Stéphane Fischler, President of the International Diamond Council, founding member of the European Council of Diamond Manufacturers, Vice President of the World Diamond Council and President of the Antwerp World Diamond Centre talks to Manisha Gupta on India's CNBC-TV18. He shared his view of the Indian diamond industry and the road ahead for its diamond market. An abbreviated version:
CNBC: How do you see diamond consumption growth in India?
Stéphane Fischler: Twenty years ago, diamond was not a big retail product in India. But thanks to the council (Gem and Jewellery Export Promotion Council) and mining companies such as Rio Tinto, Indian consumers have developed a taste for diamonds. They have now found their rightful place in Indian retailers' shops.
CNBC: Prime Minister Modi wants India to be the biggest international diamond trading hub. What challenges does it face?
SF: India is facing many challenges to becoming a global trading platform. Belgium has developed into the leading trade hub for very specific reasons. We have concentrated on the long term. We have developed dedicated infrastructure as well as a tax system. We have focused more on brains than the work force and have undertaken much R & D. This is why we have been able to remain the leader in the trade. India has no shortage of brains, but it focuses overwhelmingly on cheap labor, which I think is a mistake. India should focus on developing skills and technology.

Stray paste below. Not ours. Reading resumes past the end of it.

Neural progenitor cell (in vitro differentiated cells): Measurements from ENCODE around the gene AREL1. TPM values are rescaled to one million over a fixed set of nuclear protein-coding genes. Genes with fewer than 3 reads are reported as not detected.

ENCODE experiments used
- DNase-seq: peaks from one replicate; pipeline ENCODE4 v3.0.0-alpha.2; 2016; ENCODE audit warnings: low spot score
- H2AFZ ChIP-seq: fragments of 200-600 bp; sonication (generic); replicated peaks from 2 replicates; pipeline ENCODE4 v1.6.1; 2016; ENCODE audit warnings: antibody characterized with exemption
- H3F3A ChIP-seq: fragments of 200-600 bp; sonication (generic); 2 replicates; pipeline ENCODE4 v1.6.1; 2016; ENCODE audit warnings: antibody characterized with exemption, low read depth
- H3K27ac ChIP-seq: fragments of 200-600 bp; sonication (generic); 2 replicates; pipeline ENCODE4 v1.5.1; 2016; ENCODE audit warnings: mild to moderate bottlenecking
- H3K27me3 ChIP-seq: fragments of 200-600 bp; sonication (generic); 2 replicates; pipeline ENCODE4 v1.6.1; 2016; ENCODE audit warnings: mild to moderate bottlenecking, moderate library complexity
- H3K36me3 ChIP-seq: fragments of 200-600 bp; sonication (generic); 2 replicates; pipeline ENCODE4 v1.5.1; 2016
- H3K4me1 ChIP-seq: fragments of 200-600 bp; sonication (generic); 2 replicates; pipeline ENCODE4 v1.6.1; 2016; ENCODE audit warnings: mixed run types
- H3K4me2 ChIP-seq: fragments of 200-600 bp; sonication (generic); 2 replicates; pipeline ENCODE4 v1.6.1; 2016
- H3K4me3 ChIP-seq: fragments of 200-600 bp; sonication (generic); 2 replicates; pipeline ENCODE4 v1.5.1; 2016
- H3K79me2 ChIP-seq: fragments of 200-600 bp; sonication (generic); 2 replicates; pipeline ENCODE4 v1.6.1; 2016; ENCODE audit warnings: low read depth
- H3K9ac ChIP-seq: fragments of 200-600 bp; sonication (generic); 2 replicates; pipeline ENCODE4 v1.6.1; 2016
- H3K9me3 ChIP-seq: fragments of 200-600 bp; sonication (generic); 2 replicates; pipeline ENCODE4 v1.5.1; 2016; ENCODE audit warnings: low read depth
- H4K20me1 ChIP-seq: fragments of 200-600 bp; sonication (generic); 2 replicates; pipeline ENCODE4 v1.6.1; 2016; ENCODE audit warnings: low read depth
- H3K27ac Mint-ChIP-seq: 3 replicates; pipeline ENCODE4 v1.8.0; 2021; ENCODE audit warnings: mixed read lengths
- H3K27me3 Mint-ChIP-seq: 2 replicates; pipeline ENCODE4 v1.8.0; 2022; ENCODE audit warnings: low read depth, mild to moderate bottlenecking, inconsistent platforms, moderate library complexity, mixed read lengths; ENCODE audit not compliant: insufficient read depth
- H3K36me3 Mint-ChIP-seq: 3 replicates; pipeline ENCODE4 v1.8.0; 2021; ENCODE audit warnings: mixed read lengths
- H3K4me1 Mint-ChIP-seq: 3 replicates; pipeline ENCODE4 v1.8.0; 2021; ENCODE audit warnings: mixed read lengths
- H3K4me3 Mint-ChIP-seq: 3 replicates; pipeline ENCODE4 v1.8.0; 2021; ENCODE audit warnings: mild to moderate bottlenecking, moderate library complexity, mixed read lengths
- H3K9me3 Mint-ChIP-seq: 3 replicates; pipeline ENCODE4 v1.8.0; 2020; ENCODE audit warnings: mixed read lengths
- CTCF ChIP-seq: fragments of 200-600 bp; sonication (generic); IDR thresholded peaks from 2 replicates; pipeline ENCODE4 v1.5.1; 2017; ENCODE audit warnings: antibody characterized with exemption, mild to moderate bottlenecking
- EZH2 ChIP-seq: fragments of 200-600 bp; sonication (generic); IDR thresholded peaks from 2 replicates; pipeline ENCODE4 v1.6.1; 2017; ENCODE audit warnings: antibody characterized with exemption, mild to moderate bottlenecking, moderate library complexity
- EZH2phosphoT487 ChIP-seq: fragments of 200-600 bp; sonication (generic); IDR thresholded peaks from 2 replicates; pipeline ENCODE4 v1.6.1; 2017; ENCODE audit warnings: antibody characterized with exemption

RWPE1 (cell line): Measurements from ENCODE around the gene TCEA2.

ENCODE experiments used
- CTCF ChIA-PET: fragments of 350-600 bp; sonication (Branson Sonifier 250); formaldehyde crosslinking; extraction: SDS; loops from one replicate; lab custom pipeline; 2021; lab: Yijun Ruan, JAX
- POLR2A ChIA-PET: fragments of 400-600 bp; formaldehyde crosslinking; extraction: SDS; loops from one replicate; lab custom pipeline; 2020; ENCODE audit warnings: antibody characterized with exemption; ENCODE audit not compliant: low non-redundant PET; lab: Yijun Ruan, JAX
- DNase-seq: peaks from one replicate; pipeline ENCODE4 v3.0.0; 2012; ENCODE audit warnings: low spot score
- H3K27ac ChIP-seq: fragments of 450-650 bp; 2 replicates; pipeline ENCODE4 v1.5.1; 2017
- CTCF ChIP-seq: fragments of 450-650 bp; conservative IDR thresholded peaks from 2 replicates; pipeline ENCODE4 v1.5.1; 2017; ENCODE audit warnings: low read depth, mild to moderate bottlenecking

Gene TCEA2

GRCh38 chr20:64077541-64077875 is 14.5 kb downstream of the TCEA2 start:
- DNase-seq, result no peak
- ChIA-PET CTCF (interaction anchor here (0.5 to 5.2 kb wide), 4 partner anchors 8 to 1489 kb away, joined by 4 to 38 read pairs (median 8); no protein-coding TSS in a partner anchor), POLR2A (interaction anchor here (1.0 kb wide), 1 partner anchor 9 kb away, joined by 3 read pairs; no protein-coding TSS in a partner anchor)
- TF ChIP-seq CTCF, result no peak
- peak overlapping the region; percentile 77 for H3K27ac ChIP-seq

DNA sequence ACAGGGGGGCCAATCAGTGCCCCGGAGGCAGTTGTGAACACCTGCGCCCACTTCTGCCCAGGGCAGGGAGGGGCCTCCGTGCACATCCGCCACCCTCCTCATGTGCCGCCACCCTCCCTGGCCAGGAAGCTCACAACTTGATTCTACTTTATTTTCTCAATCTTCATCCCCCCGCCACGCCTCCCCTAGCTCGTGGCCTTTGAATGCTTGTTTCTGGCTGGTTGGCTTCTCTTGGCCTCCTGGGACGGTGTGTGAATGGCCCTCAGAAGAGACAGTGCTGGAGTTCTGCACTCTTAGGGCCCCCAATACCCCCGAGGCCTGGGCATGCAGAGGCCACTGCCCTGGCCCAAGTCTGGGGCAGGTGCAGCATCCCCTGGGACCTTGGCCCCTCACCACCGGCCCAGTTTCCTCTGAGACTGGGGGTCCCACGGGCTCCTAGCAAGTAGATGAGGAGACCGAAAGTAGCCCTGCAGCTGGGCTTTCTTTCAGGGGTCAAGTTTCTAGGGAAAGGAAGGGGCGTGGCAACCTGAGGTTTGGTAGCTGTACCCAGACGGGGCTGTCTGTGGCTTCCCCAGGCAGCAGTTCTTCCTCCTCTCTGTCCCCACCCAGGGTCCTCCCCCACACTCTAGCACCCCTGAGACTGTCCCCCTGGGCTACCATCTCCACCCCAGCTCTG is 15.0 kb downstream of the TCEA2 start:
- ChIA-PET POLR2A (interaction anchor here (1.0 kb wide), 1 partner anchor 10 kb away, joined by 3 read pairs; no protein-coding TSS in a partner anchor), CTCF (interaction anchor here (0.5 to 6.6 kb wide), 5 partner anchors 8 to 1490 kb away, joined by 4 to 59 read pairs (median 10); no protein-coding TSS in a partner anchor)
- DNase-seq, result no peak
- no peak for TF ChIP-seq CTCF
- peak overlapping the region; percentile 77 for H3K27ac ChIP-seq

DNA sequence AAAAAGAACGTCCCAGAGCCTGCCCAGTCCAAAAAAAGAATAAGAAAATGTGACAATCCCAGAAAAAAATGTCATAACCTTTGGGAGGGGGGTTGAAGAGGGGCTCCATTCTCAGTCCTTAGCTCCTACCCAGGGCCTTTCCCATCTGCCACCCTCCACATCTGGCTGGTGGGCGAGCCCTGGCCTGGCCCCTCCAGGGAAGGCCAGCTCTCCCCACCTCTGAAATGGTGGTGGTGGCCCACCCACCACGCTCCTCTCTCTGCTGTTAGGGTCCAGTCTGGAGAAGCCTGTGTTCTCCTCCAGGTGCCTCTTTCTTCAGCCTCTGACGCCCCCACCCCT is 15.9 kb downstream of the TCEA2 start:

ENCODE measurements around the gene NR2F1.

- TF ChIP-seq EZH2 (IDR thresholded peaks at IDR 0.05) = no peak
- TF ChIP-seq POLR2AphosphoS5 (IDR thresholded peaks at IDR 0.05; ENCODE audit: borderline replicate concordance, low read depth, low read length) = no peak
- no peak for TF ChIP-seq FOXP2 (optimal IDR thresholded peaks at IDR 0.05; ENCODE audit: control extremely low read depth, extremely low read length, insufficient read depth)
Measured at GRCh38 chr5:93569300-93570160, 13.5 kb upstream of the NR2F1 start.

CNBC: What is your take on the global supply-demand curve going forward?
SF: All of the numbers indicate that in the next ten years, the supply (rough diamonds) and demand (polished) curve will be very favorable for the industry.
CNBC: Favorable for industry, but expensive for consumers? What is your sense of prices going forward?
SF: There will be a natural consolidation. Like in any industry, those that do not create added value will leave. It's a tough business. You have to keep your eye on the ball, you have to take risks, understand your product and your customer. I think we will see a different industry ten years from now. The State Bank of India has a role to play, to discover the next big company. They have to go find those small companies with a vision, a plan, with guts and ethics.
CNBC: Diamonds are no longer a niche product in India. What are your expectations for diamond retail in India?
SF: In terms of retail demand, India is the next frontier. I am very optimistic for growth in the diamond retail sector if everybody works together. We in Belgium are happy to contribute. We have contributed in the past to India's manufacturing center, sharing our skills and experience, and will be happy to contribute to make the retail sector in India one of the excellent ones in our industry.
CNBC: Demand growth in the Indian diamond retail market has been between 10-12%. Do you see that pace continuing?
SF: I believe there will be close to 10% growth in the Indian diamond retail industry going forward.
Watch the full interview here.